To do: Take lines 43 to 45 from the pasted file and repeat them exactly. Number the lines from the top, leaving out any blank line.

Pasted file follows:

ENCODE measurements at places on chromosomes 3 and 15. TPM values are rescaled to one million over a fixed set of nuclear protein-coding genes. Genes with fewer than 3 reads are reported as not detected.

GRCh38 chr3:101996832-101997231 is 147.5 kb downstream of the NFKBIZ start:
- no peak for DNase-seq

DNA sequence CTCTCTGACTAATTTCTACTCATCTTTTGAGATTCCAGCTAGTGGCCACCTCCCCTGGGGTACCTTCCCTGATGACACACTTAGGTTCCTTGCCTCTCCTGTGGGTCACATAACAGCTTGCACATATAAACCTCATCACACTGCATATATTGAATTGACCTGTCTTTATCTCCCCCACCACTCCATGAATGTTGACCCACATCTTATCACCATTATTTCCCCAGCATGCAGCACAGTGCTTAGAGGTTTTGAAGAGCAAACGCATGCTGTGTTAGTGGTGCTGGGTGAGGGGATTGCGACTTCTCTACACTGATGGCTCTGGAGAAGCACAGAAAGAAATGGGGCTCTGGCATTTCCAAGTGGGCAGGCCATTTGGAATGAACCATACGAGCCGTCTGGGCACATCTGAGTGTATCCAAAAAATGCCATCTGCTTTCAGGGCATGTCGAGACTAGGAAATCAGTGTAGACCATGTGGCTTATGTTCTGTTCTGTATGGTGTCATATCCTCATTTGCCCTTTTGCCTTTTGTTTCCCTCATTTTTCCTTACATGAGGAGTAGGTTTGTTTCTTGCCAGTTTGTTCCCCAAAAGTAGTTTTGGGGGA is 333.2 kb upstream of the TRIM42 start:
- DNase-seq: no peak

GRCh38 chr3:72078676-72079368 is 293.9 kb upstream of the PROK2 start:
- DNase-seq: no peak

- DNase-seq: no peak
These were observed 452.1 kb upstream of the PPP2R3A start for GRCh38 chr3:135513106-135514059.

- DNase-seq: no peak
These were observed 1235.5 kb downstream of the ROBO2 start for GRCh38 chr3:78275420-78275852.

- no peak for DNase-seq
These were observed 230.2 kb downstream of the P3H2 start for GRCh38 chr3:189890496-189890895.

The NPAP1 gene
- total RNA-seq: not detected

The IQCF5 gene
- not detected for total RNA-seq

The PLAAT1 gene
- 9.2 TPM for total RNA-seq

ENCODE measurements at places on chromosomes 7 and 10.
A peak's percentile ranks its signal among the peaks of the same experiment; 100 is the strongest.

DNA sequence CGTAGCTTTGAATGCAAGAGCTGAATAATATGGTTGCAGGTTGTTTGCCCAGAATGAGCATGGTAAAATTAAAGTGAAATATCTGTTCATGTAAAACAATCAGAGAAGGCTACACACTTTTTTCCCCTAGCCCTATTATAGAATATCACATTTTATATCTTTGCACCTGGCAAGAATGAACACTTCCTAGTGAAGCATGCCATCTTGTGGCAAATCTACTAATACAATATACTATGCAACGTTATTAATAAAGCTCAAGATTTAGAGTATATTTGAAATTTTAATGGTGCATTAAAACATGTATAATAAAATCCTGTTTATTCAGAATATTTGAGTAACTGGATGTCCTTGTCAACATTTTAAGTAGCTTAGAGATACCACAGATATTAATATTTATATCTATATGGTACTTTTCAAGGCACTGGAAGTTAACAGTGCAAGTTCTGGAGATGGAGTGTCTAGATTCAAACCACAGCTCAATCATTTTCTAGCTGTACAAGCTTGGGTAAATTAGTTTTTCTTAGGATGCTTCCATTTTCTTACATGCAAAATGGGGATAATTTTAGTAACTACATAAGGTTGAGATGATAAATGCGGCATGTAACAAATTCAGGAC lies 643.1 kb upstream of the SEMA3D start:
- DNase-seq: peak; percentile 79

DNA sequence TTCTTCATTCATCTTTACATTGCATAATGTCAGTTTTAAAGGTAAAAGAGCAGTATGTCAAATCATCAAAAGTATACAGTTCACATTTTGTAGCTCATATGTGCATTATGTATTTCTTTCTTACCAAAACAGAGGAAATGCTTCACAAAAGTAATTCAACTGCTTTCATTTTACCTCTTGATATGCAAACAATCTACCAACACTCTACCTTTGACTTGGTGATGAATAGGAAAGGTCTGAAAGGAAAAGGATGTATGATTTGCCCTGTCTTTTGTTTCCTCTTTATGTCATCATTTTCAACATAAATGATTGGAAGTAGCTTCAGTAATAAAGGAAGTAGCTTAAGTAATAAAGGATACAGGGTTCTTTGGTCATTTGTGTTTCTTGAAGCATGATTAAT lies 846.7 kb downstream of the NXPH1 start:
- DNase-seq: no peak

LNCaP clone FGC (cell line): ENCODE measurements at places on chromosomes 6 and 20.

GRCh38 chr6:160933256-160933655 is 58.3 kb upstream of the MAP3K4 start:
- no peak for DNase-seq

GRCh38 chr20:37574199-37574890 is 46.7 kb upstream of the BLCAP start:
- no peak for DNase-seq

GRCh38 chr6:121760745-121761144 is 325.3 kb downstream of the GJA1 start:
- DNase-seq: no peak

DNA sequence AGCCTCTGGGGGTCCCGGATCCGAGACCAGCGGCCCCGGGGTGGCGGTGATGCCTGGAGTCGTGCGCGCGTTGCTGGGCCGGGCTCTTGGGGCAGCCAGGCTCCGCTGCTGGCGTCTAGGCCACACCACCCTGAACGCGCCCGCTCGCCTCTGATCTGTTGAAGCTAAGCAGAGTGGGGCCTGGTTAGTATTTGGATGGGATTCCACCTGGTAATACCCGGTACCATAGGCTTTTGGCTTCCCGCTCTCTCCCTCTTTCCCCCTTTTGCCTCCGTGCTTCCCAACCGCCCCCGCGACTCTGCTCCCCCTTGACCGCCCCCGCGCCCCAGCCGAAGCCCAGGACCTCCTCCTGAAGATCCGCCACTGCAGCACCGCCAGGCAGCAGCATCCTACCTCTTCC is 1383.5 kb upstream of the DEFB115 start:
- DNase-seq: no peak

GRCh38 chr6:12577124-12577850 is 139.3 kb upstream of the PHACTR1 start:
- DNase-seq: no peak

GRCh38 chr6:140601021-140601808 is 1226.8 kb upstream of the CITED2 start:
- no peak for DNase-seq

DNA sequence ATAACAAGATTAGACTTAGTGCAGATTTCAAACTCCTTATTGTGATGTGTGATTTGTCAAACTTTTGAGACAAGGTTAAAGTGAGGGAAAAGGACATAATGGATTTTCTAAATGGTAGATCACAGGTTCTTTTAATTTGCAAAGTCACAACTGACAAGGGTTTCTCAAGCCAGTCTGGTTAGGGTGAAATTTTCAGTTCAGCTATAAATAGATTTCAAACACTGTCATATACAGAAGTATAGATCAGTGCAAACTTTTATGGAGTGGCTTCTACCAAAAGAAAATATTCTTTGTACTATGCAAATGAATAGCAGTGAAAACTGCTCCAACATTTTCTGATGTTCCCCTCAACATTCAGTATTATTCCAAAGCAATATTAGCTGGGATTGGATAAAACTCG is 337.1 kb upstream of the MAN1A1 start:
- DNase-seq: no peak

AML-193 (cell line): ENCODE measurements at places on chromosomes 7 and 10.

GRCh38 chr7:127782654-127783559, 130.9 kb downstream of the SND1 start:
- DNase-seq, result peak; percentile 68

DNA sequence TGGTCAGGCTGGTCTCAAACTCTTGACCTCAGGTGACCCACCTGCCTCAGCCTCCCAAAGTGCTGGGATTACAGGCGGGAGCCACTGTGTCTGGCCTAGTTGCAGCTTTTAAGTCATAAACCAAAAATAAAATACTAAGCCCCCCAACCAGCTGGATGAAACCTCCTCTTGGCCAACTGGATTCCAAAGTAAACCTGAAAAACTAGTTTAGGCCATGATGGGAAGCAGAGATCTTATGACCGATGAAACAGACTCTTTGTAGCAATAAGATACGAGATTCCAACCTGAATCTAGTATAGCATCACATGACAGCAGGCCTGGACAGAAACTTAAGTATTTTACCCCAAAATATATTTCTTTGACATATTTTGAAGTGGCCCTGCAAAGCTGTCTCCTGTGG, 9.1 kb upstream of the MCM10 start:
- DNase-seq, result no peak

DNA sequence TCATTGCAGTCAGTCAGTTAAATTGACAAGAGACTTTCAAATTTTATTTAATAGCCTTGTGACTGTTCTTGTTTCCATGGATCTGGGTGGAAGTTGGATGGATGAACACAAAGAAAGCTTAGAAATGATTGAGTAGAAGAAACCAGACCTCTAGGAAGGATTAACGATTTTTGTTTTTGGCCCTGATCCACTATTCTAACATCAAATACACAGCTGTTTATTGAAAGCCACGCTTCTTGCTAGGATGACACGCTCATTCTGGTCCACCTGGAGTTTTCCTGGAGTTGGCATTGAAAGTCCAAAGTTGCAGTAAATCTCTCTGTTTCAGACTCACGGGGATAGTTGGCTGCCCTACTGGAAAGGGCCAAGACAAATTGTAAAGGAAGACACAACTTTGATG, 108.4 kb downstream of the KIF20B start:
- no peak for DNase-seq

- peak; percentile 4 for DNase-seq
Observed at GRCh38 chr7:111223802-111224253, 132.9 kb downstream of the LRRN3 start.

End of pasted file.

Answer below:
- DNase-seq, result peak; percentile 68

DNA sequence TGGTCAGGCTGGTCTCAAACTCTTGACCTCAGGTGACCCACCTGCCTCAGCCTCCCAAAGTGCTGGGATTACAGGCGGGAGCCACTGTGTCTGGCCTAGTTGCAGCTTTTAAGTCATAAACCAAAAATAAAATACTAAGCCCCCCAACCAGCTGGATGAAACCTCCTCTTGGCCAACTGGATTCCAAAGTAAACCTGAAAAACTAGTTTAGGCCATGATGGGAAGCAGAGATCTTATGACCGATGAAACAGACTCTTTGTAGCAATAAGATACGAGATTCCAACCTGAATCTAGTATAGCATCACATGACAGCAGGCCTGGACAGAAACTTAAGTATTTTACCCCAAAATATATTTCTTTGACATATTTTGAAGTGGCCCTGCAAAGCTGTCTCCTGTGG, 9.1 kb upstream of the MCM10 start:
- DNase-seq, result no peak